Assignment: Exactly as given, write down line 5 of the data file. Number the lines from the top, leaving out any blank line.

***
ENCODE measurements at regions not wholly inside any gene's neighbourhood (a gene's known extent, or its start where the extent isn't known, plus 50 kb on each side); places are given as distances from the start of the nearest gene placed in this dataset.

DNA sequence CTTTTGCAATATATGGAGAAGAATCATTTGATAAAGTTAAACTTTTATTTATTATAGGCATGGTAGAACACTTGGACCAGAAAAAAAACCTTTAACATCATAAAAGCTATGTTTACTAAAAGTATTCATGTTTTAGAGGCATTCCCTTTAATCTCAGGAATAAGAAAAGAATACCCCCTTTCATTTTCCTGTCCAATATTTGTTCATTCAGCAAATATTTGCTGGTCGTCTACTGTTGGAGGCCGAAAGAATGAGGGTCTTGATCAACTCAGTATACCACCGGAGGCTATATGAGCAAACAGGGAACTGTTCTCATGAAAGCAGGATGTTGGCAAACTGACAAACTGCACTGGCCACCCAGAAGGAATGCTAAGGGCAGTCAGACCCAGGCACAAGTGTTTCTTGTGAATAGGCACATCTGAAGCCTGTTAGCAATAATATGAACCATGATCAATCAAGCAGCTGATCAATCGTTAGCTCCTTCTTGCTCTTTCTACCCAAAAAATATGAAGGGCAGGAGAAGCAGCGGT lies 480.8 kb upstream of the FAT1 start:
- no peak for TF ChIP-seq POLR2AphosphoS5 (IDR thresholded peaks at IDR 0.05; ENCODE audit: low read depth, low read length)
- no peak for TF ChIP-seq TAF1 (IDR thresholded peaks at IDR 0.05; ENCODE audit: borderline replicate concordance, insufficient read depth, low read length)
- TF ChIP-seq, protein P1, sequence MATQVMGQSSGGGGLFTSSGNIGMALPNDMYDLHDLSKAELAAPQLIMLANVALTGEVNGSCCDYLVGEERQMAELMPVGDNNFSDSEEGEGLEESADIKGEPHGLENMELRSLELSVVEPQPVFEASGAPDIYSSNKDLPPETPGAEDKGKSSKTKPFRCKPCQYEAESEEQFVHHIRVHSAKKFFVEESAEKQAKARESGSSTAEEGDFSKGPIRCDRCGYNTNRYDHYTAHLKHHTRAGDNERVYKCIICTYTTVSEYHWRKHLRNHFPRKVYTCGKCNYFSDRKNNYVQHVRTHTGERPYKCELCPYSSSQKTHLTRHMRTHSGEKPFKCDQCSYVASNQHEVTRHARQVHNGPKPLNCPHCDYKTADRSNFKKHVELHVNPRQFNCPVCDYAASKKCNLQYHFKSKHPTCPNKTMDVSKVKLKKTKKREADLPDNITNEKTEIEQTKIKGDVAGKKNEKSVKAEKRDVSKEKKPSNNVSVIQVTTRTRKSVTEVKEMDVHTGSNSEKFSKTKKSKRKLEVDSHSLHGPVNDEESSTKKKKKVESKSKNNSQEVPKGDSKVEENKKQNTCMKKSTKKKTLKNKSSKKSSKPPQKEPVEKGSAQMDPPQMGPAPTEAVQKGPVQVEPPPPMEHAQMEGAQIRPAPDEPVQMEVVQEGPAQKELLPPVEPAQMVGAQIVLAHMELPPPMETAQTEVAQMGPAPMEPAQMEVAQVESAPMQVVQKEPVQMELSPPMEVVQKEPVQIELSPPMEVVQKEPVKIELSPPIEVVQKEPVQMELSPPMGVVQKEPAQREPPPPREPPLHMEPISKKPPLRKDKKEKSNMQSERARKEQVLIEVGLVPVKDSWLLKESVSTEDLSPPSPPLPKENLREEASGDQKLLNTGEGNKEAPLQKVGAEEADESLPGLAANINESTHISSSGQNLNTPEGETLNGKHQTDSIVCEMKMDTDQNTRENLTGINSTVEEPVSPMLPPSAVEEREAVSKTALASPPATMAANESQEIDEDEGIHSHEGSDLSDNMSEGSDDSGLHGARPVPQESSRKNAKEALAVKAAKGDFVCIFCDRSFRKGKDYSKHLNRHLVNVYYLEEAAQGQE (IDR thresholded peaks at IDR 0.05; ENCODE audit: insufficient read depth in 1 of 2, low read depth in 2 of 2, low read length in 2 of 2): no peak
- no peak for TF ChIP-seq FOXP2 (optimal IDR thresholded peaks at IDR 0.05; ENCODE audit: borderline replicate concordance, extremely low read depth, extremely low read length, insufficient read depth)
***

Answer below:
- TF ChIP-seq, protein P1, sequence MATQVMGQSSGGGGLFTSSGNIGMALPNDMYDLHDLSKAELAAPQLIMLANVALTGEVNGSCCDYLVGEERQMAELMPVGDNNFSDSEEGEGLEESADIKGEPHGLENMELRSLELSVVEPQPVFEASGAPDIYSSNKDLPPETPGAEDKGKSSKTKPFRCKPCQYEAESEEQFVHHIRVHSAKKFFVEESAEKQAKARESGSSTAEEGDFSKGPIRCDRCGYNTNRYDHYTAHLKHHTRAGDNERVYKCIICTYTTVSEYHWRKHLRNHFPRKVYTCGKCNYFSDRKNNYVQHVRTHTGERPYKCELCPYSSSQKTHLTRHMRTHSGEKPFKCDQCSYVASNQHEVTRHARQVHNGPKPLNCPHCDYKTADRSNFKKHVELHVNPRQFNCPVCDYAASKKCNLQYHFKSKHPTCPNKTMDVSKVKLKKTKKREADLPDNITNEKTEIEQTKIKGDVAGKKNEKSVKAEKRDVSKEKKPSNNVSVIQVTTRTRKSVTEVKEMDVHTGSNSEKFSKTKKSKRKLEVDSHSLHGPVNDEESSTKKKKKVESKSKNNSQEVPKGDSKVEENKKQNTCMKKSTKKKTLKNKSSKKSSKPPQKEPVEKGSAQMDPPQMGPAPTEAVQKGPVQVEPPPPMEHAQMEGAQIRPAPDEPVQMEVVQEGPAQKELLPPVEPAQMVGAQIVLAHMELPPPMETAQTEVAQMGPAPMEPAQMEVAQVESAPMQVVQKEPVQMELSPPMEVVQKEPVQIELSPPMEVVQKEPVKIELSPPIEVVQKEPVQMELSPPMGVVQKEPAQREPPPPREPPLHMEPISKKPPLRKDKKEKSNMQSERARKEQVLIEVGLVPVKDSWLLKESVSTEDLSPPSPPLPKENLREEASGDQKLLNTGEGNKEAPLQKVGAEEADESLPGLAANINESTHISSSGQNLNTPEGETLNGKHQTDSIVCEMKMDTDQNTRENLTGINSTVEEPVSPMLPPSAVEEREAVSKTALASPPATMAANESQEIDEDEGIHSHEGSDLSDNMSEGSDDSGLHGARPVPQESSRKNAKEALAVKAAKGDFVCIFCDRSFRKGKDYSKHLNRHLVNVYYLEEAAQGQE (IDR thresholded peaks at IDR 0.05; ENCODE audit: insufficient read depth in 1 of 2, low read depth in 2 of 2, low read length in 2 of 2): no peak